US 4188153 A
An erosion-preventing structure for use in strengthening a river bank or in desert reclamation is formed from a stack of toroidal objects such as used vehicle tires. The toroidal objects are disposed in a plurality of relatively offset layers which are held against relative movement and adjacent tires in a layer are secured together.
1. A method of ground surface stabilization, comprising cutting holes through the tread portion of motor vehicle tyres, stacking the tyres to form a barrier, commencing with a base layer of tyres disposed edge to edge in rows transverse to the length of the barrier and superposing layers of tyres in rows in register with the rows of the base layer but offset to make a staggered formation in which each tyre laps two overlying tyres and two underlying tyres and securing together the tyres of superposed rows, and securing the tyres together and to the subjacent ground, the barrier thus formed being a stable cellular structure to be filled with earth, silt or driven sand.
2. A method according to claim 1, including the steps of placing soil-filled plastics bags in the spaces between adjacent tyres.
This invention relates to the formation of barriers for use, for example, as strengthening means for the sides of rivers, canals and dykes, as dams or weirs, or as erosion-preventing structures of general application. The invention is thus applicable to the construction of roadways across deserts and to desert reclamation.
According to one aspect of the invention there is provided a method of forming a barrier which comprises assembling a stack of generally toroidal objects which are disposed in a plurality of relatively offset layers, securing together adjacent objects of a layer and providing means preventing relative movement between adjacent layers.
The generally toroidal objects may be used tyres from lorries, tractors, cars or other motor vehicles, scrap tyres constituting a source of low-cost, readily available material in respect of which there is at present a disposal problem so that the invention not only provides an efficient method of barrier formation but has additional ecological advantages in that it provides for the useful disposition of a potential source of pollution.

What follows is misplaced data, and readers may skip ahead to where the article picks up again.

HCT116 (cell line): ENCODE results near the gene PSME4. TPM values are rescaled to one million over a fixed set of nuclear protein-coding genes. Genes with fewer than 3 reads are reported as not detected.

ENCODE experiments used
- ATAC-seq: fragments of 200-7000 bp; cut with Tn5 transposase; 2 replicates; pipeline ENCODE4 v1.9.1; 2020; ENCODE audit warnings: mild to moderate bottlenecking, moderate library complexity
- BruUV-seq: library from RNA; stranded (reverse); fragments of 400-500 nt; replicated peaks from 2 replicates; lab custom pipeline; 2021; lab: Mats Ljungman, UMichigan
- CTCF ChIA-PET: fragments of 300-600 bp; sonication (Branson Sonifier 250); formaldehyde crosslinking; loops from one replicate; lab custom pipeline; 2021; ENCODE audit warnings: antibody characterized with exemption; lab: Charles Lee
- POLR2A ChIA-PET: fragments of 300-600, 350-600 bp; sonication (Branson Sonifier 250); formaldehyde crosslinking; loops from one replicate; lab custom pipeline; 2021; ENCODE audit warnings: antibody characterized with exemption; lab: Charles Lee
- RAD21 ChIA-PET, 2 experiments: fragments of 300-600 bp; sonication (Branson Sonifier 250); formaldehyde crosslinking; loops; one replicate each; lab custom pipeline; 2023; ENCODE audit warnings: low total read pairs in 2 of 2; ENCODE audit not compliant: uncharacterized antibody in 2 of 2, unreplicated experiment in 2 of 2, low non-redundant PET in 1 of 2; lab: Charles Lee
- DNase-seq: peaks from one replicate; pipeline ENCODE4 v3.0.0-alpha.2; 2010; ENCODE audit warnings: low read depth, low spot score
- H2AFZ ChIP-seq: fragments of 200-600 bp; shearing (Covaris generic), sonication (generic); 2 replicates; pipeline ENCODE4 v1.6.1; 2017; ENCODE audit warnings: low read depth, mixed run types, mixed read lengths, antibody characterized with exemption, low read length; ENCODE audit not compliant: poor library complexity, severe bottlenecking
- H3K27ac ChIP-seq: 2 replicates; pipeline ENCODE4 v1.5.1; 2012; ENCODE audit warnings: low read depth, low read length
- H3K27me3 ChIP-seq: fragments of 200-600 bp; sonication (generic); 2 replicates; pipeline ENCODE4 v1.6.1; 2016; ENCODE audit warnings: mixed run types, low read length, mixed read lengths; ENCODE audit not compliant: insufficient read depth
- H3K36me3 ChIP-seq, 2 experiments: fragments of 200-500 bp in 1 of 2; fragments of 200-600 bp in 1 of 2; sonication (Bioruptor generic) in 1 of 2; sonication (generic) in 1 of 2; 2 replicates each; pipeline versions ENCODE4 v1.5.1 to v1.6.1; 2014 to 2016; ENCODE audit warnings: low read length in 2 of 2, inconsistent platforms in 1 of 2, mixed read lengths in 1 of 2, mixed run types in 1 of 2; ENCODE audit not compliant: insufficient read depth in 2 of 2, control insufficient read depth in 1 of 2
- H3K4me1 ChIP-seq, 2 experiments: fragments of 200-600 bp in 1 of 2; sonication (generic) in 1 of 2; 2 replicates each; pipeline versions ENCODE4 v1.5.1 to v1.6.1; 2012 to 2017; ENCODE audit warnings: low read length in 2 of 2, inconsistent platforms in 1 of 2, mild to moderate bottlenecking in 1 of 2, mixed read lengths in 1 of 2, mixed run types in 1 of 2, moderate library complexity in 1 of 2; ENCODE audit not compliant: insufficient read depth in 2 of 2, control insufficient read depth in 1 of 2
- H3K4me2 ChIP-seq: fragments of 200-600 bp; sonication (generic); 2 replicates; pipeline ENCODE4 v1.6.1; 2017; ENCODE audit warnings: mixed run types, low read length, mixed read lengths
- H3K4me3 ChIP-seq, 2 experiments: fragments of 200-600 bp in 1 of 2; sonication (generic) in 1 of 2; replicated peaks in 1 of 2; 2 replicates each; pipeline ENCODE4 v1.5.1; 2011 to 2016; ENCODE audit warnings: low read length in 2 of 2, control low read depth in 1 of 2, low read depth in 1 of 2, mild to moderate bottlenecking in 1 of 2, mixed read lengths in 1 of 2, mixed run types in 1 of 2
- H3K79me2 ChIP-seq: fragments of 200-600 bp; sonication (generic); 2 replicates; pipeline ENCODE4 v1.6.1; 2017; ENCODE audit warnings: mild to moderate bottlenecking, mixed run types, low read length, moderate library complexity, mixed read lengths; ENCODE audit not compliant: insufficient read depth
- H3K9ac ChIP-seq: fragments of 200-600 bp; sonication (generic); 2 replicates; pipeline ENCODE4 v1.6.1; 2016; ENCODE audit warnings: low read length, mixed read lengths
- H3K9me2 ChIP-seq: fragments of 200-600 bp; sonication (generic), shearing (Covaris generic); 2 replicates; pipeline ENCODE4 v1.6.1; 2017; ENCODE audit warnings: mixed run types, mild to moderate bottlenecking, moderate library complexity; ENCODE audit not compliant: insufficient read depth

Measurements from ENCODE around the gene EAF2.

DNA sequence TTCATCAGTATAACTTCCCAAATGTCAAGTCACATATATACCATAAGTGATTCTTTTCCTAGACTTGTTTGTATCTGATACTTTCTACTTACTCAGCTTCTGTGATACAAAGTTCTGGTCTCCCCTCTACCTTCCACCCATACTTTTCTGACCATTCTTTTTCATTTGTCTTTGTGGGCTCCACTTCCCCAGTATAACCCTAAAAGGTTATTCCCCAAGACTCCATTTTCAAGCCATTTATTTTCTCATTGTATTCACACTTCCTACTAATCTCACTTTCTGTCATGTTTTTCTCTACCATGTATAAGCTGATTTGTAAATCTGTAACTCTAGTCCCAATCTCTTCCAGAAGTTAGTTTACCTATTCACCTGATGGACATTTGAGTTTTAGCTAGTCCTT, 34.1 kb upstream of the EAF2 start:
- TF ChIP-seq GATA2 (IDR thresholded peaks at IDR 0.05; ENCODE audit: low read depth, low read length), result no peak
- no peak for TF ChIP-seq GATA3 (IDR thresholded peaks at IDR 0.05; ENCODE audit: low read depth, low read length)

According to a second aspect of the invention there is thus provided a barrier which consists of a stack of motor vehicle tyres which are disposed in a plurality of relatively offset layers, adjacent tyres of a layer being secured together and means being provided for preventing relative movement between adjacent layers.
Each layer of the stack of tyres may consist of a plurality of rows with the rows in superposed layers disposed in register but with the tyres in any one row offset relatively to the tyres in the rows above and beneath that one row. The dimensions of used vehicle tyres are normally such that, when a stack is formed in the manner set out above, a series of lenticular spaces are afforded by the overlapping tyres of the different layers. Relative movement between adjacent layers of the stack may thus be prevented by driving stakes through the lenticular spaces into the ground or other supporting surface on which the stack is formed.